Tuesday, June 30, 2020

Consider Cross-Compiling COBOL to Java to Reduce Costs

Most organizations that rely on the mainframe for their mission-critical workload have a considerable amount of COBOL programs. COBOL was one of the first business-oriented programming languages having been first introduced in 1959. Designed for business and available when the IBM 360 became popular, COBOL is ubiquitous in most mainframe shops.

Organizations that rely on COBOL need to make sure that they continue to support and manage these applications or risk interruptions to their business, such as those experienced by the COBOL applications that run the state unemployment systems when the COVID-19 pandemic caused a spike in unemployment applications.

Although COBOL continues to work -- and work well -- for many application needs, there are on-going challenges that will arise for organizations using COBOL. One issue is the lack of skilled COBOL programmers. The average age of a COBOL programmer is in the mid-50’s, and that means many are close to retirement. What happens when all these old programmers retire? 

Another issue is cost containment. As business improves and workloads increase, your monthly mainframe software bill is likely increasing. IBM continues to release new pricing models that can help, such as tailored-fit pricing, but it is not easy to understand all of the different pricing models, nor is it quick or simple to switch, at least if you want to understand what you are switching to.

And you can’t really consider reducing cost without also managing to maintain your existing performance requirements. Sure, we all want to pay less, but we need to maintain our existing service level agreements and meet our daily batch window deadline.

Cross-Compiling COBOL to Java

Which brings me to the main point of today’s blog post. Have you considered cross-compiling your COBOL applications to Java? Doing so can help to address some of the issues we just discussed, as well as being a starting point toward your application modernization efforts.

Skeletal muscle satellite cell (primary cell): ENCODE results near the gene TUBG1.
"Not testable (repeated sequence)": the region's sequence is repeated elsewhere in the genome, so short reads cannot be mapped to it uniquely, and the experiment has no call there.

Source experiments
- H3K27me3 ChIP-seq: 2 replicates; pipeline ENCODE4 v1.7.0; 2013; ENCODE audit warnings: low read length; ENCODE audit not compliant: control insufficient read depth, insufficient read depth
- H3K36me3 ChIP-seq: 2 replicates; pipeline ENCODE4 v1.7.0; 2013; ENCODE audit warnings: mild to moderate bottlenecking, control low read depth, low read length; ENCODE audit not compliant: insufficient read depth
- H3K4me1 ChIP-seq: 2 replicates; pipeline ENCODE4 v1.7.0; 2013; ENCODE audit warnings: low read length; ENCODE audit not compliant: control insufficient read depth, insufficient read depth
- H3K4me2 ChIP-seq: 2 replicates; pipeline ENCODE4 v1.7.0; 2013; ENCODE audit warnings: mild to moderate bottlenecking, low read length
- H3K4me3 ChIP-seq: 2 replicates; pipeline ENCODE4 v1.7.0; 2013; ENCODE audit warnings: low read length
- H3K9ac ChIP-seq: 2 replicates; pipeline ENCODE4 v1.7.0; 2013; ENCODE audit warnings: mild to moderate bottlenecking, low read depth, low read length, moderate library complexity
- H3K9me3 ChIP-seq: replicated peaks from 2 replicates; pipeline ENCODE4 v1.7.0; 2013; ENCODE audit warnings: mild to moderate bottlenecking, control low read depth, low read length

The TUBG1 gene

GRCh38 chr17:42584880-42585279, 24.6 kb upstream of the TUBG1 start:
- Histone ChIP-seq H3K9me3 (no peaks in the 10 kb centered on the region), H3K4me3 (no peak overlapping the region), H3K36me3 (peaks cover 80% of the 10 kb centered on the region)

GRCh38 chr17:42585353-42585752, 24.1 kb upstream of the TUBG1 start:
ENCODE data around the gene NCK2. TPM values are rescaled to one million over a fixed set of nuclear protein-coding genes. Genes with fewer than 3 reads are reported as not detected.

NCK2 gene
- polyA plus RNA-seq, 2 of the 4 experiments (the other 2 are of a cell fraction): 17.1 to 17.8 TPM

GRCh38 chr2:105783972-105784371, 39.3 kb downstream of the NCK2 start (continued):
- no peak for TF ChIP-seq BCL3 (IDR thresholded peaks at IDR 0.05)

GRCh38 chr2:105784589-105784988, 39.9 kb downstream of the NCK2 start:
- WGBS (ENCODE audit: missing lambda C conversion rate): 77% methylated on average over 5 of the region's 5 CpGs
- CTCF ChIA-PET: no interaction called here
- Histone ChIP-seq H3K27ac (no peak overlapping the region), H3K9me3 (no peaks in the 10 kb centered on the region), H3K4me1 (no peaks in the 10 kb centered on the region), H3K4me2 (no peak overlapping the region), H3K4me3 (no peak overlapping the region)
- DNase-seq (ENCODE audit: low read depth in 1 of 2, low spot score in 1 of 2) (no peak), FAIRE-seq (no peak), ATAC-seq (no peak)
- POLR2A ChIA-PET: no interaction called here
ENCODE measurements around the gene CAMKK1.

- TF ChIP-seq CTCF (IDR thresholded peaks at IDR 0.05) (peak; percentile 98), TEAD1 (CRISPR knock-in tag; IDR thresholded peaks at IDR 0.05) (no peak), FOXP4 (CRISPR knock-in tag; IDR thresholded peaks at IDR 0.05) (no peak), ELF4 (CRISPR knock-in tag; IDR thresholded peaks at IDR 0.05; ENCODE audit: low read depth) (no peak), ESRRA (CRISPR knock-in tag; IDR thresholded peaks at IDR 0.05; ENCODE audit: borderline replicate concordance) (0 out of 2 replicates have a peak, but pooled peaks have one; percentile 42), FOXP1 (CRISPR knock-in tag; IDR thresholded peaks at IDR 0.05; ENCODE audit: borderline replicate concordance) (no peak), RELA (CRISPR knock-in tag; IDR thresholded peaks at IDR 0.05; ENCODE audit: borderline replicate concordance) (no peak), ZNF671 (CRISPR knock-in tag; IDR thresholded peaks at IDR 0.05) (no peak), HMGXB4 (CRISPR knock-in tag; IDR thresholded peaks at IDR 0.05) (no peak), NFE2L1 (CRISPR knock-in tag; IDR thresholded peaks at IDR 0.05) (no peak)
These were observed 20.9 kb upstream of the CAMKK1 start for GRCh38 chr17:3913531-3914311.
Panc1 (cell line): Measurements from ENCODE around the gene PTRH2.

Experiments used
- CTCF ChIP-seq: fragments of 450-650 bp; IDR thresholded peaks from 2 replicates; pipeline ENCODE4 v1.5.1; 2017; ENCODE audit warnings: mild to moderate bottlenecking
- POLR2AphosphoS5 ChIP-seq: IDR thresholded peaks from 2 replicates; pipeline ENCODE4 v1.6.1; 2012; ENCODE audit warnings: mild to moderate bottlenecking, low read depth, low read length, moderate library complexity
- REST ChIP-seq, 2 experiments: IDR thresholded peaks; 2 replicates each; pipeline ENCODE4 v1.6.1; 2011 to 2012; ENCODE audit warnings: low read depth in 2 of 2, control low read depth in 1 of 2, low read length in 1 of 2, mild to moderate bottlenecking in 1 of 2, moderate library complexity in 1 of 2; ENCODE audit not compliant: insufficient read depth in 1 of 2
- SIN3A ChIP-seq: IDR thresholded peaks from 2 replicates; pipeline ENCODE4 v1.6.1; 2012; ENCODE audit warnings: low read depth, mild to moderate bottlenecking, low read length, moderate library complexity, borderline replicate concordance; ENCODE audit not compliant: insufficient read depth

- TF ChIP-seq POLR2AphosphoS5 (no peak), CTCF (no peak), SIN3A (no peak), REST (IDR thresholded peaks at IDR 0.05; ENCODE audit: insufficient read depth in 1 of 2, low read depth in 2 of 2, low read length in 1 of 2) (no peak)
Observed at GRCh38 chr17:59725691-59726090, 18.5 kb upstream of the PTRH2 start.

What do I mean by cross-compiling COBOL to Java? Well, the general idea is to refactor the COBOL into high-quality Java using CloudframeTM. CloudFrame is the company and the product, which is used to migrate business logic in COBOL into modular Java. This refactoring of the code changes the program structure from COBOL to object-oriented Java without changing its external behavior.

After refactoring, there are no platform dependencies, which allows the converted Java workloads to run on any platform while not requiring changes to legacy data, batch schedulers, CICS triggers or Db2 stored procedures.

I can already hear some of you out there saying “wait-a-minute… do you really want me to convert all of my COBOL to Java?” You can, but I’m not really suggesting that you convert it all and leave COBOL behind… at least not immediately.

But first, let’s think about the benefits you can get when you refactor your COBOL into Java. Code that runs on a Java Virtual Machine (JVM) can run on zIIP processors. When programs run on the zIIP, the workload is not charged against the rolling four-hour average or the monthly capacity for your mainframe software bill. So, refactoring some of your COBOL to Java can help to lower your software bill.

Additionally, moving workload to zIIPs frees up your general-purpose processors to accommodate additional capacity. Many mainframe organizations are growing their workloads year after year, requiring them to upgrade their capacity. But if you can offload some of that work to the zIIP, not only can you use the general purpose capacity that is freed, but if you need to expand capacity you may be able to do it on zIIPs, which are less expensive to acquire than general purpose processors.

It's like Cloudframe is brining cloud economics to the mainframe.

COBOL and Java

CloudFrame refactors Batch COBOL workloads to Java without changing data, schedulers, and other infrastructure (e.g. MQ). CloudFrame is fully automated and seamlessly integrated with the change management systems you use on the mainframe. This means that your existing COBOL programmers can maintain the programs in COBOL while running the actual workloads in Java.

Yes, it is possible to use Cloudframe to refactor the COBOL to Java and then maintain and run Java only. But it is also possible to continue using your existing programmers to maintain the code in COBOL, and then use Cloudframe to refactor to Java and run the Java. This enables you to keep your existing developers while you embrace modernization in a manageable, progressive way that increases the frequency of tangible business deliverables at a lower risk.